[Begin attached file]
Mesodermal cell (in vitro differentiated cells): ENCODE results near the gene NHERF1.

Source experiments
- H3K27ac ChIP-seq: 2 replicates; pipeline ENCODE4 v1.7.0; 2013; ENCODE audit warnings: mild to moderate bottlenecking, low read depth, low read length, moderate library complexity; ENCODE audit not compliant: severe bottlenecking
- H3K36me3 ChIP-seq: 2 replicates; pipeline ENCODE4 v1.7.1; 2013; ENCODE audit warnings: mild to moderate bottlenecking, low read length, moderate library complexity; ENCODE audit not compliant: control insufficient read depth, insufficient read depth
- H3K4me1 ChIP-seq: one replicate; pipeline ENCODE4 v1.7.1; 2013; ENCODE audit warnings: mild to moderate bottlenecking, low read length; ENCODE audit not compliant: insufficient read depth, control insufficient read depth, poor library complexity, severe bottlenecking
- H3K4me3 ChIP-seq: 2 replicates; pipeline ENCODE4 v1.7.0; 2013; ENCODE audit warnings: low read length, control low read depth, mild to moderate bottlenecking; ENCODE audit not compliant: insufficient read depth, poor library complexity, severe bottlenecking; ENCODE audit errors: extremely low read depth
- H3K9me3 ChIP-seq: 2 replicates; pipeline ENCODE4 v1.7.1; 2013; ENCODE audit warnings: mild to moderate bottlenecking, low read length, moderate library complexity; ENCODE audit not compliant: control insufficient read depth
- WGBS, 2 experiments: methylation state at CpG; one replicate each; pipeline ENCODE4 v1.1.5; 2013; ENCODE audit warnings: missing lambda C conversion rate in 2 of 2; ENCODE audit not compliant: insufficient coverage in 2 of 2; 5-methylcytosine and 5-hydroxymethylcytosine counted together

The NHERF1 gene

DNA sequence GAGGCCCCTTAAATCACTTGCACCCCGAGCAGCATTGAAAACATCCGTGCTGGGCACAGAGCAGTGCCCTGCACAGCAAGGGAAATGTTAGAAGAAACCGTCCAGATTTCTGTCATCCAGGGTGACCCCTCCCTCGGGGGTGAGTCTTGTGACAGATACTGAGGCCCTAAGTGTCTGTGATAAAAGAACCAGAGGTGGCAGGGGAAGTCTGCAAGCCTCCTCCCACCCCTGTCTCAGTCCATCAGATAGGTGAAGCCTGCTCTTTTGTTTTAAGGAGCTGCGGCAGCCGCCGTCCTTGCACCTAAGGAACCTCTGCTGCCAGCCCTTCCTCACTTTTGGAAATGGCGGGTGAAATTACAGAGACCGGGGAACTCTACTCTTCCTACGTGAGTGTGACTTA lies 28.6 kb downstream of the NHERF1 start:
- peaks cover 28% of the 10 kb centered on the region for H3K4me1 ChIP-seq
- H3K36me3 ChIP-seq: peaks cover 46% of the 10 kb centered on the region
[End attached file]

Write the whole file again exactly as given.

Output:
Mesodermal cell (in vitro differentiated cells): ENCODE results near the gene NHERF1.

Source experiments
- H3K27ac ChIP-seq: 2 replicates; pipeline ENCODE4 v1.7.0; 2013; ENCODE audit warnings: mild to moderate bottlenecking, low read depth, low read length, moderate library complexity; ENCODE audit not compliant: severe bottlenecking
- H3K36me3 ChIP-seq: 2 replicates; pipeline ENCODE4 v1.7.1; 2013; ENCODE audit warnings: mild to moderate bottlenecking, low read length, moderate library complexity; ENCODE audit not compliant: control insufficient read depth, insufficient read depth
- H3K4me1 ChIP-seq: one replicate; pipeline ENCODE4 v1.7.1; 2013; ENCODE audit warnings: mild to moderate bottlenecking, low read length; ENCODE audit not compliant: insufficient read depth, control insufficient read depth, poor library complexity, severe bottlenecking
- H3K4me3 ChIP-seq: 2 replicates; pipeline ENCODE4 v1.7.0; 2013; ENCODE audit warnings: low read length, control low read depth, mild to moderate bottlenecking; ENCODE audit not compliant: insufficient read depth, poor library complexity, severe bottlenecking; ENCODE audit errors: extremely low read depth
- H3K9me3 ChIP-seq: 2 replicates; pipeline ENCODE4 v1.7.1; 2013; ENCODE audit warnings: mild to moderate bottlenecking, low read length, moderate library complexity; ENCODE audit not compliant: control insufficient read depth
- WGBS, 2 experiments: methylation state at CpG; one replicate each; pipeline ENCODE4 v1.1.5; 2013; ENCODE audit warnings: missing lambda C conversion rate in 2 of 2; ENCODE audit not compliant: insufficient coverage in 2 of 2; 5-methylcytosine and 5-hydroxymethylcytosine counted together

The NHERF1 gene

DNA sequence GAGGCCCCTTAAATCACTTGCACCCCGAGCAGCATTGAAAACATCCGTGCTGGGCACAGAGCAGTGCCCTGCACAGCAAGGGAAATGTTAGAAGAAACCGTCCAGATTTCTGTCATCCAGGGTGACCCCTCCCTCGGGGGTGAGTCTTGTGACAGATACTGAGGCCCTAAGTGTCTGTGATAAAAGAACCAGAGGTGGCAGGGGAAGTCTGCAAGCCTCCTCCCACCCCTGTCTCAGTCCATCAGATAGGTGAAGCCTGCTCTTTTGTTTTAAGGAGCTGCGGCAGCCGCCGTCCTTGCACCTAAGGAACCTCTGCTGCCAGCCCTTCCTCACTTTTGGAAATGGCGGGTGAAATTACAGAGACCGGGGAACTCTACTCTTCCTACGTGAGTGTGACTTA lies 28.6 kb downstream of the NHERF1 start:
- peaks cover 28% of the 10 kb centered on the region for H3K4me1 ChIP-seq
- H3K36me3 ChIP-seq: peaks cover 46% of the 10 kb centered on the region